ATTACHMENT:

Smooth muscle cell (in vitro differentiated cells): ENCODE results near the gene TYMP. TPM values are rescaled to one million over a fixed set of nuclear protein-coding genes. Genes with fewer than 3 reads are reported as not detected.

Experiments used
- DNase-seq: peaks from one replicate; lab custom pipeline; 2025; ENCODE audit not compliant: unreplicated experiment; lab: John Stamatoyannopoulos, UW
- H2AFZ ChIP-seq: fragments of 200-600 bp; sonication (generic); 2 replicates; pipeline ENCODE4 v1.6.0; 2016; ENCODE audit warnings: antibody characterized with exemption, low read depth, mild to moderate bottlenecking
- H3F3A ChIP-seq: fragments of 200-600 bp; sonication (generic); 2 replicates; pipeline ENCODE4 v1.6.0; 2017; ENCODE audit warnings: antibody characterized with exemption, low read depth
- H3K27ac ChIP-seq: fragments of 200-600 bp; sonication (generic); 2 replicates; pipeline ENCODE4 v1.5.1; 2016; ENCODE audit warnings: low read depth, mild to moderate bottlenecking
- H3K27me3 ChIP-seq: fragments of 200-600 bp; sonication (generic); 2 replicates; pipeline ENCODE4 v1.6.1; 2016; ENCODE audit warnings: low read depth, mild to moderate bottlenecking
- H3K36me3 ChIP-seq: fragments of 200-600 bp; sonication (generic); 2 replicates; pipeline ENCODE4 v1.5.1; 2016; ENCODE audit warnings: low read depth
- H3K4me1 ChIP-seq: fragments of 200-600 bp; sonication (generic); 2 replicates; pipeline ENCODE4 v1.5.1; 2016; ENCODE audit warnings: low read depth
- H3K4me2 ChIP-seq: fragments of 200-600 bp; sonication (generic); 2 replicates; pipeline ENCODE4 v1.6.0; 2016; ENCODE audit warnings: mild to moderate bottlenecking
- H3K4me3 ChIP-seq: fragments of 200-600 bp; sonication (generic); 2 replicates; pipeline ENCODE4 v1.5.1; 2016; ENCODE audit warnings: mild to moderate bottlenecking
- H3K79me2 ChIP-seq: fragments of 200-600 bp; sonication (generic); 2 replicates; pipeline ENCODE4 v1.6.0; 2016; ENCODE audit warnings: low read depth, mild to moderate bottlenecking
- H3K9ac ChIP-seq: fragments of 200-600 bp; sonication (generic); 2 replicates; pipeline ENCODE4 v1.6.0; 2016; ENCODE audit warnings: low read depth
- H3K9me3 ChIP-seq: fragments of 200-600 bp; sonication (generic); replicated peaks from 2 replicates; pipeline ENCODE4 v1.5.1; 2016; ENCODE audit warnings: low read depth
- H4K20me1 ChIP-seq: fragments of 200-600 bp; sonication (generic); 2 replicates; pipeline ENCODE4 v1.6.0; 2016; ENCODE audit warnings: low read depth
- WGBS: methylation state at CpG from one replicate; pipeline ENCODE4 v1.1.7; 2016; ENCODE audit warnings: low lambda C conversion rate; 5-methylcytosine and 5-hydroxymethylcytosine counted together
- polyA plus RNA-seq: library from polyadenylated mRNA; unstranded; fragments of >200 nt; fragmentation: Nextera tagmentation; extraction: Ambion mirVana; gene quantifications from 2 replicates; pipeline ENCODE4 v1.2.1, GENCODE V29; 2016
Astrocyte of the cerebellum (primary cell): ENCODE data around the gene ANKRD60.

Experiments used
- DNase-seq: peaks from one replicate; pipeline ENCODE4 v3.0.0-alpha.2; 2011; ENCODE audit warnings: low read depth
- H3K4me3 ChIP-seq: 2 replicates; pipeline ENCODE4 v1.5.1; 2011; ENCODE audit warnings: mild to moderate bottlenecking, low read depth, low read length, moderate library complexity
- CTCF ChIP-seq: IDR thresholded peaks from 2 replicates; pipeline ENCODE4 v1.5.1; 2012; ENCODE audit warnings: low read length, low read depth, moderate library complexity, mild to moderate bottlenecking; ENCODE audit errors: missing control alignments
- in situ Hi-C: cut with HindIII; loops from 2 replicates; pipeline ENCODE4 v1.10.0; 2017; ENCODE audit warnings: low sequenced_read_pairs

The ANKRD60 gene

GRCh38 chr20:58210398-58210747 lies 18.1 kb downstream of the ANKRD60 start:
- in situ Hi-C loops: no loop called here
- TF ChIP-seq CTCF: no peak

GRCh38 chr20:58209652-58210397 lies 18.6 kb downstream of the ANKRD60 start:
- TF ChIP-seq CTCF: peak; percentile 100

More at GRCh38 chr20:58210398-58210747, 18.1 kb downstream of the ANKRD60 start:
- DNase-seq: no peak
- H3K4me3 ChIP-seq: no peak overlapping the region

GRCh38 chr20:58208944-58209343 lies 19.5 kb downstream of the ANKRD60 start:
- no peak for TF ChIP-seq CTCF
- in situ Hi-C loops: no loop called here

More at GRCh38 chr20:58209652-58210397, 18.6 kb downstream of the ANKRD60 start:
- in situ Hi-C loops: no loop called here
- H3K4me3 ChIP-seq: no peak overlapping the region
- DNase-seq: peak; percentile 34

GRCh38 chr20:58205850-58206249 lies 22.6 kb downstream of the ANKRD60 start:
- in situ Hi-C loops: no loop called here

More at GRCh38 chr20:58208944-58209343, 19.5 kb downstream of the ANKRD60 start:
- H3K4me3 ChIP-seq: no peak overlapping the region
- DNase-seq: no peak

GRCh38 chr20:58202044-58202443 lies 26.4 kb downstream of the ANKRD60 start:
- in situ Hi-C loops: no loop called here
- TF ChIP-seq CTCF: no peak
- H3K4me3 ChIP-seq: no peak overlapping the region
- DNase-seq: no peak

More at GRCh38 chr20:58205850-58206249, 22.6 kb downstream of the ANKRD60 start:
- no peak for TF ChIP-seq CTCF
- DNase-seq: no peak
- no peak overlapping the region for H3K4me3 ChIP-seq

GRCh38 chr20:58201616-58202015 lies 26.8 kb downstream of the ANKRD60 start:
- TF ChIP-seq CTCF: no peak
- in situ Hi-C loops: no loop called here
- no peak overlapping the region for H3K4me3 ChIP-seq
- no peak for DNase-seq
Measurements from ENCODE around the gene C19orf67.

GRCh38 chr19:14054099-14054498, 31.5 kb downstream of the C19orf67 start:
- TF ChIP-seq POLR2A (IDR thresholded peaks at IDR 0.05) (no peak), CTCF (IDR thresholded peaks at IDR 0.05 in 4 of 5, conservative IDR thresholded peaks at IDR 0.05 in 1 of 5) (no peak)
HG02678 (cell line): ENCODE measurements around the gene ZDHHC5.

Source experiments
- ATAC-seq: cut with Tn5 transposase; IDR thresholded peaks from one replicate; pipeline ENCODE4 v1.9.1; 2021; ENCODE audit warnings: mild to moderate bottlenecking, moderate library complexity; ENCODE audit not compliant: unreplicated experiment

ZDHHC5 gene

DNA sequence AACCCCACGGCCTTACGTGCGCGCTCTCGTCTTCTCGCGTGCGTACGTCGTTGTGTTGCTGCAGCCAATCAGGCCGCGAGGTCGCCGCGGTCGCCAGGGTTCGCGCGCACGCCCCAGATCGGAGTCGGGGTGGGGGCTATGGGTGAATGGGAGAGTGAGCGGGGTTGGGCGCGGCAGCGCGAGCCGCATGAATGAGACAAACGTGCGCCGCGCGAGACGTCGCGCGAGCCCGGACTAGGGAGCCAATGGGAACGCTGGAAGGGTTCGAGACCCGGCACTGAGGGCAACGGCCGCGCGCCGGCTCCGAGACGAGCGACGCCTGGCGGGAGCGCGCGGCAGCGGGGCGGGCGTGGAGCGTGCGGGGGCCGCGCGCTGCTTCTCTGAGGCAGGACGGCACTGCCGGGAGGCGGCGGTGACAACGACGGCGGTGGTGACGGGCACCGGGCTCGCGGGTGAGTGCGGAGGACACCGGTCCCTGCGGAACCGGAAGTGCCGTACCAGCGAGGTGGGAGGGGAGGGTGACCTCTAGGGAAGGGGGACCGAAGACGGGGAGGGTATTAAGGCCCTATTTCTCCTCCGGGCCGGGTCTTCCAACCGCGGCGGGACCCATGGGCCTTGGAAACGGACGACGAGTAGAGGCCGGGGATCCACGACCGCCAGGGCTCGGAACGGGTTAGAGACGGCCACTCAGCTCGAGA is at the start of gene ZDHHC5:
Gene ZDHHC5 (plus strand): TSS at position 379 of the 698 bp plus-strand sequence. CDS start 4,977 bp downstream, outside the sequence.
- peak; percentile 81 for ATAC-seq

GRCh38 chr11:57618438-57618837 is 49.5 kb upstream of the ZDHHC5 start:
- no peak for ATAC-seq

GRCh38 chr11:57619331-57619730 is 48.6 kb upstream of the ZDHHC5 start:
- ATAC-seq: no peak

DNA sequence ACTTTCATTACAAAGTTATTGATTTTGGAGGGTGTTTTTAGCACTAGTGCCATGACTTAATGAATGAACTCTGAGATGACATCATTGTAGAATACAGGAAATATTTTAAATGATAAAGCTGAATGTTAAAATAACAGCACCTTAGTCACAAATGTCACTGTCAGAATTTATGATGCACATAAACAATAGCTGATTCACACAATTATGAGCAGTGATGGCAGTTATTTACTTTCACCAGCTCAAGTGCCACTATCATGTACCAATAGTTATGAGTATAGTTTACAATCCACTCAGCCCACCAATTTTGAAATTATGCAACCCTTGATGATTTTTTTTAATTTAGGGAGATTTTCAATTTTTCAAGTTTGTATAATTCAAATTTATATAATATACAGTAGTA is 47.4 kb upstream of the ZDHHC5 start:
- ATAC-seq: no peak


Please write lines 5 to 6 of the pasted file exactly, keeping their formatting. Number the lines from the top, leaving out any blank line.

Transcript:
- H3F3A ChIP-seq: fragments of 200-600 bp; sonication (generic); 2 replicates; pipeline ENCODE4 v1.6.0; 2017; ENCODE audit warnings: antibody characterized with exemption, low read depth
- H3K27ac ChIP-seq: fragments of 200-600 bp; sonication (generic); 2 replicates; pipeline ENCODE4 v1.5.1; 2016; ENCODE audit warnings: low read depth, mild to moderate bottlenecking